This article was first published on the Huffington Post on 8 March 2016.
At every Budget it is worth revisiting the promises David Cameron and George Osborne, the man he installed in the Treasury and the PM's preferred successor, made when they came to office.
At the June 2010 Budget, they set a target to eliminate the deficit by 2015/16, which they expected to achieve a year earlier in 2014/15. In the event, the Chancellor failed to meet this goal. The deficit came in at 2.4% in 2014/15 and is forecast to be 1.6% of GDP in 2015/16. It does not move into a surplus until 2017-18, some three years later than promised.
They set another supplementary target: for public sector net debt as a proportion of GDP to be falling by 2015-16. The Chancellor only managed to achieve this by some smoke and mirrors action with the numbers, namely through asset sales to pay down enough of the debt for this target to be met. The disastrous, rushed through sale of Royal Mail illustrated the folly of that approach with the tax payer being short changed to the tune of hundreds of millions of pounds as a result.
And, when Osborne took office we were told the ratio between the country's debt and its gross domestic product would rise only from 61.9% of GDP in 2010 to 67.4% this year, but debt as a proportion of GDP is forecast to be 82.5% this financial year. This is because the Tories racked up £200 billion more borrowing than planned in their first term due to their policies failing to deliver growth. Never forget: for all their claims about the last Labour government, the Tories borrowed more in their first five years than Labour borrowed in 13 years.
So, Osborne will claim his Chancellorship a success next Wednesday but he has failed to meet the benchmarks against which he said we should judge him when he moved into No 11 Downing.
And which group, above all else, has paid the price for his failure and are now being punished as Osborne seeks to retrieve something in time for the Tory leadership election? Our young people.
When he came to office, the Chancellor halted investment in the Building Schools for the Future programme which sought to ensure young people had the best learning environment possible to equip themselves for the future.
When those students moved on to further education he cancelled their Education Maintenance Allowance, which helped pay for their books and travel to college. Analysis from the House of Commons library shows the government's failure in last Autumn's Spending Review to protect funding per student studying in school sixth forms, sixth form colleges and further education colleges, amounts to a cut of 9.4% per student, adding insult to injury.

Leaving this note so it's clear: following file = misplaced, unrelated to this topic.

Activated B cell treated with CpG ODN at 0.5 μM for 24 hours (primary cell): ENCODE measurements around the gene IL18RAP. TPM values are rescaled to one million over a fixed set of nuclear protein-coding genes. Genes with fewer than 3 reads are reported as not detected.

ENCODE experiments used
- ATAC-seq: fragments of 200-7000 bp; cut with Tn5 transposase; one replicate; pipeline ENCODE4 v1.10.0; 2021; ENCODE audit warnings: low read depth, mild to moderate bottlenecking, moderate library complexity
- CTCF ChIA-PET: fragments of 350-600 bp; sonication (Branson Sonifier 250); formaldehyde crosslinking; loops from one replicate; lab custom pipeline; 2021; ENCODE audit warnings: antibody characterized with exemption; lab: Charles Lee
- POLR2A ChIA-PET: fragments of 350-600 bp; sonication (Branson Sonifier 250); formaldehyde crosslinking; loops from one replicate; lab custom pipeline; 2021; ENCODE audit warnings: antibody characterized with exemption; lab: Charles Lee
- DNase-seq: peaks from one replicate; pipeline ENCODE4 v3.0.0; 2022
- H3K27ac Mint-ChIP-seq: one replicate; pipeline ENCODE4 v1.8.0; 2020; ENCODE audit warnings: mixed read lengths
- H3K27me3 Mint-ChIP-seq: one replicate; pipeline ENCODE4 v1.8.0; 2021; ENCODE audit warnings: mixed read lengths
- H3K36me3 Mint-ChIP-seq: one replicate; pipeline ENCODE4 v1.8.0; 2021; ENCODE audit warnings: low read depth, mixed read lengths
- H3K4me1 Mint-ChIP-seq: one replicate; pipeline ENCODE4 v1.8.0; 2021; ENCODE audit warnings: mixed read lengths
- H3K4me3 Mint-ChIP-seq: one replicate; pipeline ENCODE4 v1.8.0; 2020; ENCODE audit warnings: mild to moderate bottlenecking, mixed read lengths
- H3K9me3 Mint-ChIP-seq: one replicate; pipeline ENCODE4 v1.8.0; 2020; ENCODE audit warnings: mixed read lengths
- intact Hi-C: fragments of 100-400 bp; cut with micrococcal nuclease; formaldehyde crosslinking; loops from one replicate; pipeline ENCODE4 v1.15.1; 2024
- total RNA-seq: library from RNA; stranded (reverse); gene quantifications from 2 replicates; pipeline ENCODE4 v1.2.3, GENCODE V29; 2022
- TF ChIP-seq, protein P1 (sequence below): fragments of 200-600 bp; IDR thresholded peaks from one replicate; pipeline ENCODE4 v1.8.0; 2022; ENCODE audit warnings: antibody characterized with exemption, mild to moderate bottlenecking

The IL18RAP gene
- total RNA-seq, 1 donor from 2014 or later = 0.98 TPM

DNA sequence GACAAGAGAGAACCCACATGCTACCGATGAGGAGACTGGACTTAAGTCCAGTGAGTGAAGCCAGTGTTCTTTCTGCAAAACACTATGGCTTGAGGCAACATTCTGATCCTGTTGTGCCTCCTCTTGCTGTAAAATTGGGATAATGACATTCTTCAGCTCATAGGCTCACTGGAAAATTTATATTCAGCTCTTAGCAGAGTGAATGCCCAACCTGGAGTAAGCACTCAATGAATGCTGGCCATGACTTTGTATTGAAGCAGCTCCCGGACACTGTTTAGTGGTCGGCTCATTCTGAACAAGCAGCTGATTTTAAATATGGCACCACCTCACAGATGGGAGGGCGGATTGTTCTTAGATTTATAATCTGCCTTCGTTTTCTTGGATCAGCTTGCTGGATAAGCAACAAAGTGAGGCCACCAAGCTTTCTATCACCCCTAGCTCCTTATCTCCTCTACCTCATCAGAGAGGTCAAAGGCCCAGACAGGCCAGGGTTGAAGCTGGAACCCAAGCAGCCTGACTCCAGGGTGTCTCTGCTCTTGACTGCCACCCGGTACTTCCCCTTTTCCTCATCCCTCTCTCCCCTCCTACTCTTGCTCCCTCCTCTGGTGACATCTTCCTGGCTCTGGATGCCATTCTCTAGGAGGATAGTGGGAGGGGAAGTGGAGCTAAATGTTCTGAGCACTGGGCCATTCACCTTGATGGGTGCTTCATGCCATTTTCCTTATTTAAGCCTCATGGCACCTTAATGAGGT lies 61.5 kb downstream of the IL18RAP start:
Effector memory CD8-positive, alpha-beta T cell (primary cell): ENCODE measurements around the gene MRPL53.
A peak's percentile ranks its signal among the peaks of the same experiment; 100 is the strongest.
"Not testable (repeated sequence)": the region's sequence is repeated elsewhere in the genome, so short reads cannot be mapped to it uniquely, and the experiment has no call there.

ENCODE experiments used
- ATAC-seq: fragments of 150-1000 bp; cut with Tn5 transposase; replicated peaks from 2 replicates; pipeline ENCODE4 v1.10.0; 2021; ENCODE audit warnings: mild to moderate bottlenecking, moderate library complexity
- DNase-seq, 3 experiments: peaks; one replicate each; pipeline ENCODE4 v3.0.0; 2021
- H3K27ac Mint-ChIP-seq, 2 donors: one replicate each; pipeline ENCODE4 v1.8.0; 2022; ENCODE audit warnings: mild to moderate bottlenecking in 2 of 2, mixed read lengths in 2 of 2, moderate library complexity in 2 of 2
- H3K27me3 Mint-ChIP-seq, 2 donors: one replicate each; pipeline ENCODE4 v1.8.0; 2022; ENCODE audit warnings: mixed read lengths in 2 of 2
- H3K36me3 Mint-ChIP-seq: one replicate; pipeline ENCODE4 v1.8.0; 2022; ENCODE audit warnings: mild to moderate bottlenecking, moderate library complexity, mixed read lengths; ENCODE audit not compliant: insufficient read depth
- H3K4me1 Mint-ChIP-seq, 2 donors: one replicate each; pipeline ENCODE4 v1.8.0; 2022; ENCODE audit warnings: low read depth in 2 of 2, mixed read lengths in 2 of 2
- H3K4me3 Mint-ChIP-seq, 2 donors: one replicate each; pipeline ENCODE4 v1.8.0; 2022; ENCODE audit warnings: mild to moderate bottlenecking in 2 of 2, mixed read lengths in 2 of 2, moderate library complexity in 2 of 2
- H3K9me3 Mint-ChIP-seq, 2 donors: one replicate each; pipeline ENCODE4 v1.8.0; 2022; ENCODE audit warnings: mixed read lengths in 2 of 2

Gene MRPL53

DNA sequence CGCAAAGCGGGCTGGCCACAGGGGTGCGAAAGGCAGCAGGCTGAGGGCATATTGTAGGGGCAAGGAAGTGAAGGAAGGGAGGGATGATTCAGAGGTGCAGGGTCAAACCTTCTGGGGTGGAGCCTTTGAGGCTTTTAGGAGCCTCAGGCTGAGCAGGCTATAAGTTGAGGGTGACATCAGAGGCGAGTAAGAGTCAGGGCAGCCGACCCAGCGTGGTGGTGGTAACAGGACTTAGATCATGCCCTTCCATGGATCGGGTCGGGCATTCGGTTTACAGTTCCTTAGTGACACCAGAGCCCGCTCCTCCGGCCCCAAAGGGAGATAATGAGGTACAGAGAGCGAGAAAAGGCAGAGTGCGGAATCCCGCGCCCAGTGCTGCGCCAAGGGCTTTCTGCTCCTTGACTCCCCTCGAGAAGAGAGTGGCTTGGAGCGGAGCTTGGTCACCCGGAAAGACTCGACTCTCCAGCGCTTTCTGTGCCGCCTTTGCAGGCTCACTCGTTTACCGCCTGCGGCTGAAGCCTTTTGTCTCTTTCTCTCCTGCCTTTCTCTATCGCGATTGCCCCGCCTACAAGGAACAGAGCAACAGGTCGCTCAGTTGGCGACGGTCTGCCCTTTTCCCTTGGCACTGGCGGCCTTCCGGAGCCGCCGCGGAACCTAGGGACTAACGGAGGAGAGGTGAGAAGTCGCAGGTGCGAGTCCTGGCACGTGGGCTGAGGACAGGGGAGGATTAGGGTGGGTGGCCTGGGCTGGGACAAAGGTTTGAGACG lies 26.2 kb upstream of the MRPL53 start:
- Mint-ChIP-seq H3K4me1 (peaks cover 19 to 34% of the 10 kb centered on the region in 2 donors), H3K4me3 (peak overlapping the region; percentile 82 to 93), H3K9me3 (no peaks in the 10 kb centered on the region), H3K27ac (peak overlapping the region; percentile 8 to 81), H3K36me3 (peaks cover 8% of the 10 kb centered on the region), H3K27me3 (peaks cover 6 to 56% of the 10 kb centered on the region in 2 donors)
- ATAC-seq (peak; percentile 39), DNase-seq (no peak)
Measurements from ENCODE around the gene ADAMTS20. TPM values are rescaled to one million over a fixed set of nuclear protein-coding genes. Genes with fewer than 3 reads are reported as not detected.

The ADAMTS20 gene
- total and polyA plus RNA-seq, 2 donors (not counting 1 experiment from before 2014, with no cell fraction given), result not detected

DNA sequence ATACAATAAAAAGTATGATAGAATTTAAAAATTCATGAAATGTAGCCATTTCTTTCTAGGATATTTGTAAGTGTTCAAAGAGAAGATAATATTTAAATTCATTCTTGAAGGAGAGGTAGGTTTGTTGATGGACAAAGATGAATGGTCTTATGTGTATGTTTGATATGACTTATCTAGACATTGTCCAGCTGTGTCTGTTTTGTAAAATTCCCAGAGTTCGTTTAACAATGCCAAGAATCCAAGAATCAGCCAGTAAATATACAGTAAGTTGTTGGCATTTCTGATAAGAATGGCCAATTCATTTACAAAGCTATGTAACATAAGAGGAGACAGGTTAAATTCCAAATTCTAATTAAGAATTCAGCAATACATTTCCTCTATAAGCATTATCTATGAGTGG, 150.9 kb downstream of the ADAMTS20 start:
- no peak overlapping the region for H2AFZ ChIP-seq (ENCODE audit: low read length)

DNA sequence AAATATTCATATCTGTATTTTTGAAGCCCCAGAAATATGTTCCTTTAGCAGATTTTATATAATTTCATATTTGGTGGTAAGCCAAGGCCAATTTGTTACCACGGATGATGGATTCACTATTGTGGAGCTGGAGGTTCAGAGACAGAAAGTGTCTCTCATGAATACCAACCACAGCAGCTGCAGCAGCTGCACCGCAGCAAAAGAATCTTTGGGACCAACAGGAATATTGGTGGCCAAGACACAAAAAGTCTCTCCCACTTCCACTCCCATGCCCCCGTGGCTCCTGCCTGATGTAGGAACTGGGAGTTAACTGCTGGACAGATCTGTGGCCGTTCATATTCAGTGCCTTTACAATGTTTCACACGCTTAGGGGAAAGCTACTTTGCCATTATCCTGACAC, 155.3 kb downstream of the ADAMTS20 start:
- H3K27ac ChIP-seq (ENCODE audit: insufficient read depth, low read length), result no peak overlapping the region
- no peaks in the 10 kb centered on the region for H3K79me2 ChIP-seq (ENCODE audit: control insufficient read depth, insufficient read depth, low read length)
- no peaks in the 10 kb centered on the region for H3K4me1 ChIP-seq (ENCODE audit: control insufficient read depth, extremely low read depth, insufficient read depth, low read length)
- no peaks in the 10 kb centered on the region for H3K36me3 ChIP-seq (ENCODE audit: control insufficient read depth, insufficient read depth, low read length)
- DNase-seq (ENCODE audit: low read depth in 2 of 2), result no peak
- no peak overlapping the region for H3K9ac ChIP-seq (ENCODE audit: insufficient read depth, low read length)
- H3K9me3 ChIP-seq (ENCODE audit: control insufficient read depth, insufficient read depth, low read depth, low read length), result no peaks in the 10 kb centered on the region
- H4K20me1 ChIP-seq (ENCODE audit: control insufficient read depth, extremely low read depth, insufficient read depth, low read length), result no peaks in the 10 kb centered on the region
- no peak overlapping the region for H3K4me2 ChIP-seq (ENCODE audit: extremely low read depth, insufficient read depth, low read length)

Then, when those students arrived at university, Osborne trebled their tuition fees, replacing support which was previously there with loans that now saddle our young people with a lorry load of debt before they can even contemplate home ownership (a concept now out of reach for so many). The spending review reinforced this by replacing grants for nurses, midwifery and allied health subjects with student loans, in addition to the previously announced scrapping of higher education maintenance grants.
This assault on the hopes and dreams of our young people continues next month with the exclusion of the under 25s from increases in the national minimum wage due to come into force.
So how does Osborne get away with this at every Budget? At the 2015 election, turnout amongst 18-24 year olds was 43%, and 54% amongst 25-34 year olds. This is in contrast to turnout amongst the over 55s, where turnout was 77% amongst those aged 55-64 and 78% amongst those aged over 65. We all have a big job of work to do, particularly with changes to voter registration, to increase turnout amongst younger voters.
Labour received the support of 43% of those aged 18-24, compared to 27% for the Conservatives. The Conservatives received 47% of votes of those aged over 65, compared to 23% for Labour. Osborne was well aware of the differential turnout and differences in support by generation for the parties in the lead into the 2015 election.
But the Chancellor increasingly will focus on the electorate that will matter to him most over the next couple of years: his party members. Sound data on the average age of a Tory party member is hard to come by but most put it in the late 60s, so the prospects for him delivering much for the next generation in 2016 look more bleak than ever.